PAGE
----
Also, all needed language arts including composition (writing instruction and assignments), grammar, literature analysis, and reading lists are included.
This year we’re studying Ancient History and Literature.
Last year we started using CTC math, and we decided to continue it again this year for both students. My 11th grader is doing Algebra II, and loving every second of it (not really loving it, but pressing on!).
This year we pulled a resource off our homeschool shelves and decided to use it for science when we realized how much money it would save to just use what we already have!
My daughter already has two other science requirements taken care of (with labs), but she needed to do physics this year. We had this Physics 101 DVD set one of her siblings had used, and it seems like a perfect choice!
My daughter has already been learning Spanish with Duolingo, and she’s going to continue that this year.
We have great plans of doing some painting together this year! In the past, we’ve loved doing watercolor painting together (see what we used last year here). We may continue with that, and we’re also hoping to do painting with acrylics.
We had so many resources sitting on our shelves that were perfect for creating our own music appreciation course! With a daughter in college studying for a music degree, we’re not lacking for music resources here!
We have a complete set of classical composer CDs, some composer game cards, and several books about composers and music appreciation. We decided this would be another great elective for her to pursue this year.
I’ve never really done a formal Home Economics course with my daughters before. I guess I figured they already knew how to cook and clean and do many other homemaking skills since they’ve learned that in our day-to-day lives.
But this year, I realized it would actually be a good idea to give this subject the attention it deserves, with a formal class.
I’m in the process of putting together a home economics course for us to follow, and if it works well this year, I’ll try to remember to share what we did.
One book I’m planning to use is this out-of-print book called Home Economics (thankfully I was able to find an affordable copy). It’s such a cute little book. I have several other books I’m considering, but I’ll share those in their own post once I figure it out (and if I can remember!).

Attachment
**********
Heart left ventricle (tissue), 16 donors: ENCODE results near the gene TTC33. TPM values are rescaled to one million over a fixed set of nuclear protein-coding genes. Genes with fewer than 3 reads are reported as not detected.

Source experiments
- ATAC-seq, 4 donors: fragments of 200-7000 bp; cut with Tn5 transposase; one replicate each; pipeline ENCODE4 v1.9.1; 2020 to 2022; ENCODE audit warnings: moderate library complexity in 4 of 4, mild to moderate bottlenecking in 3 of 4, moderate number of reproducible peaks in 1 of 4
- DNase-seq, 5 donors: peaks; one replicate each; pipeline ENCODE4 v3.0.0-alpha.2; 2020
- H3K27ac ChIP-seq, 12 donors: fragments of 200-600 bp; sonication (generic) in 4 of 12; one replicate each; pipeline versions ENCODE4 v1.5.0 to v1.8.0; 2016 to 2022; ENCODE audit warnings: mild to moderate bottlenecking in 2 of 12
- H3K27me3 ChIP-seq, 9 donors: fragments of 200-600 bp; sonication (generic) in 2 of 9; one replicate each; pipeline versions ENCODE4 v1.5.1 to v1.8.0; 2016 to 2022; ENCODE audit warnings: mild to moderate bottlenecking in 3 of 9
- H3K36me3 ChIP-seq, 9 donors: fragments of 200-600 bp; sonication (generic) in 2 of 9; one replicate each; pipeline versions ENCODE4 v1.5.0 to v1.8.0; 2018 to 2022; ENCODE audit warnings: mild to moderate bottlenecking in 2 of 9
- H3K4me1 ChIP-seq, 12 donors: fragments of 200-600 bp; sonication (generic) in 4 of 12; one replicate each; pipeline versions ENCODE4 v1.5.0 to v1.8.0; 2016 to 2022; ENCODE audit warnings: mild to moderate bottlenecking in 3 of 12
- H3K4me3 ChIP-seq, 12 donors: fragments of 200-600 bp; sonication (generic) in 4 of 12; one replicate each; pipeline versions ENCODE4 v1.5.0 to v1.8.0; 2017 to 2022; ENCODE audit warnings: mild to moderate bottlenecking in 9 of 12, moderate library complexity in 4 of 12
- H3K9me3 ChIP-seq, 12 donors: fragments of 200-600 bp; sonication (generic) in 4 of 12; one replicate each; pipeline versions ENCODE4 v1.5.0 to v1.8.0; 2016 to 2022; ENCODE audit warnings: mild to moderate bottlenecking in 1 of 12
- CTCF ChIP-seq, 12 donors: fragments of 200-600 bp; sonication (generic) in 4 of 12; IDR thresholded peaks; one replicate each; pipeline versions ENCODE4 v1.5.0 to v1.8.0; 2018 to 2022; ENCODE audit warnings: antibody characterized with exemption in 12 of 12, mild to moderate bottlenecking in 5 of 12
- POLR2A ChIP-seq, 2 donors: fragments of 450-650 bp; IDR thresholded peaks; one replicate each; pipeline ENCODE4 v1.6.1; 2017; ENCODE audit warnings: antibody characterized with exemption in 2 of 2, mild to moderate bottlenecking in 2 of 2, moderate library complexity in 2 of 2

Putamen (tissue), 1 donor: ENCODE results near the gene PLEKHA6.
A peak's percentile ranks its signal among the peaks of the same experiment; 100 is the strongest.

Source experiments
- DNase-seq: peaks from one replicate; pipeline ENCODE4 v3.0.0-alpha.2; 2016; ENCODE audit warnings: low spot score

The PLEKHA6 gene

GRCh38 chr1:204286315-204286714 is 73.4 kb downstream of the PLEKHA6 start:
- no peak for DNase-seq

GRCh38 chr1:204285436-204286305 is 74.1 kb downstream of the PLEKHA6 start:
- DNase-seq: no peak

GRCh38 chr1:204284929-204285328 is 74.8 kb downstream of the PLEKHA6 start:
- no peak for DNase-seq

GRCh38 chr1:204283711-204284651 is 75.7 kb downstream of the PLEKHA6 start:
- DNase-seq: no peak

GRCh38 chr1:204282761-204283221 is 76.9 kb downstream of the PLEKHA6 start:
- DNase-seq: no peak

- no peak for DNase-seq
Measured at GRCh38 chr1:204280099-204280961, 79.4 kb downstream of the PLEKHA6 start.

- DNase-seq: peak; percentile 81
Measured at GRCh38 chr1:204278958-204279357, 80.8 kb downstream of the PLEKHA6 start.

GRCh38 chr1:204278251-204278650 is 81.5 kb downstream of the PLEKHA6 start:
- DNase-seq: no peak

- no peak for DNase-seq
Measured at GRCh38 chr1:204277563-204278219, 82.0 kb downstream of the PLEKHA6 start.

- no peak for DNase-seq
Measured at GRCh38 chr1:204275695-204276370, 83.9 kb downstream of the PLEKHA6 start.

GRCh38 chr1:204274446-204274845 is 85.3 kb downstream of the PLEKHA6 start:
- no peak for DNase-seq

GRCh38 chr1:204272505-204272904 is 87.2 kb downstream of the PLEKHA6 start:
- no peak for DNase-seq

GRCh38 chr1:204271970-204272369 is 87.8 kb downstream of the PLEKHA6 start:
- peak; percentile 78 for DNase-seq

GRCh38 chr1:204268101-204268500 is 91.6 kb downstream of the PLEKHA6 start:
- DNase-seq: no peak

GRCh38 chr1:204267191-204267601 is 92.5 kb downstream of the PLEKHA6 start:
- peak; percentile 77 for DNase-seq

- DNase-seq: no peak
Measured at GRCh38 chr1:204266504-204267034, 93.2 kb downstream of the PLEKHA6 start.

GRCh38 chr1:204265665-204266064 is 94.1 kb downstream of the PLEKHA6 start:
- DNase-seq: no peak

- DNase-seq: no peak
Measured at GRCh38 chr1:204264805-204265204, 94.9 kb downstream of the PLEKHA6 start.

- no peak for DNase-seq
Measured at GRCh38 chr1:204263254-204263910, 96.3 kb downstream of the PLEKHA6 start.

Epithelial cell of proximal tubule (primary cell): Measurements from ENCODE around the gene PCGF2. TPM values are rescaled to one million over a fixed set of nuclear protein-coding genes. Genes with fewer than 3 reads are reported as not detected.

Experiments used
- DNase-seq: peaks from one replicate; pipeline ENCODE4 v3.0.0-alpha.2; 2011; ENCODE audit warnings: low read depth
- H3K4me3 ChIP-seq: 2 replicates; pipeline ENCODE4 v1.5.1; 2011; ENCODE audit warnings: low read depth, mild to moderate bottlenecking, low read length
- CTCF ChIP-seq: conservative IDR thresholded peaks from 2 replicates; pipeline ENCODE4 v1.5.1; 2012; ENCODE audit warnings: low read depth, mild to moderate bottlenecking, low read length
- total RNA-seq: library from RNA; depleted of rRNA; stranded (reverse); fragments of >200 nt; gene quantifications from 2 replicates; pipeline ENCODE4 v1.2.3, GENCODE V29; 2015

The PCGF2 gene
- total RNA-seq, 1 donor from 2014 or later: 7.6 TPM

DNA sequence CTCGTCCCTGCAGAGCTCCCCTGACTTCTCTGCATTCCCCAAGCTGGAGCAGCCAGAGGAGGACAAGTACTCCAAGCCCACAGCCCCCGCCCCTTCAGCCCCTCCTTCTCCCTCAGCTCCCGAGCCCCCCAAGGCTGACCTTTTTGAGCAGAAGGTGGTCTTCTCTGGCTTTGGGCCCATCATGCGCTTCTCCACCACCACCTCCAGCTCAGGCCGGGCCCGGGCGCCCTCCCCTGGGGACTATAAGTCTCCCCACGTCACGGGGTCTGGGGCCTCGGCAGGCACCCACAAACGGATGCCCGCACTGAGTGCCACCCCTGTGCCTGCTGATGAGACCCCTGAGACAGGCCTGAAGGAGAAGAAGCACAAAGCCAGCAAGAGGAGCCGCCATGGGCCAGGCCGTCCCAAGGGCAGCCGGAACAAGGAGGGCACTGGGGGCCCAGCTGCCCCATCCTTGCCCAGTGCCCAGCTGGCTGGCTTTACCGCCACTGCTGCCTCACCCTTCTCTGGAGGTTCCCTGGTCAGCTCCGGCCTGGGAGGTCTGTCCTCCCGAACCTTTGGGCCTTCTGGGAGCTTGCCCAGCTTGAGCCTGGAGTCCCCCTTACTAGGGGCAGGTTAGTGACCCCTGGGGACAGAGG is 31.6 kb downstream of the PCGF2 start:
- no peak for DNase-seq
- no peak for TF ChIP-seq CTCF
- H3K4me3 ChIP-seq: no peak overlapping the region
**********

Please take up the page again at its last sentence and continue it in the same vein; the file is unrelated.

More Homeschool Inspiration
- My Favorite Charlotte Mason Resources
- Homeschool Room Tour
- Exploring Nature with Children
- Charlotte Mason Nature Study
- Making Time for Mother Culture
- How to Thrive as a Homeschool Mom (even if you’re an introvert)
- Why We Homeschool
- What I Wish I Had Known When I Started Homeschooling
- Poetry Tea Time Ideas and Resources
Charlotte Mason Classical Middle School
Here’s what my son in 7th grade will be using this year for his Charlotte Mason classical homeschool curriculum.
Just like last year, we’re continuing with My Father’s World, but modified a bit. I usually eliminate a lot of the crafts and cooking (unless it’s a cooking project I know he’d really enjoy), and as I mentioned above, we choose a different science and language arts plan that works better for us.
This year we’re studying ancient history with Creation to the Greeks.
He’ll be using CTC math this year. With two kids in the program, there’s a family discount, and that makes it an affordable option.
For science, we’re using Master Books again. This is a set of science books his older siblings used, so again it was a substantial savings to be able to use what we already have. And also, I love these books!
In addition to the Master Books set, we also have a couple of units of The Good and The Beautiful science that I’m planning to go through with him.
For grammar, we’re using Our Mother Tongue. I’ve been considering this book for so long, and this year felt like the time to use it.
Vocabulary is included in the MFW guide, using English from the Roots Up, focusing on Greek and Latin word roots.
Handwriting is still a thing for us at this point, and we’re continuing to use The Rhythm of Handwriting, which we also used last year.
For spelling, I’m using an IEW resource that’s been sitting on my shelf, and I’m going to try it this year.
Our writing program is something I’m creating myself, and I’ll share about that later if it works out! 🙂
My kids all enjoy Duolingo, and we’re continuing to use it this year to learn Spanish.
Here are some of the elective courses we’re planning to continue/pursue:
- Computer programming
- Music appreciation
Charlotte Mason Classical Homeschool Curriculum
I hope you’ve enjoyed hearing about our Charlotte Mason classical homeschool curriculum for this year! Have you ever used any of these resources? If you’re also a homeschooler, I’d love to hear what curriculum you’re using in the comments!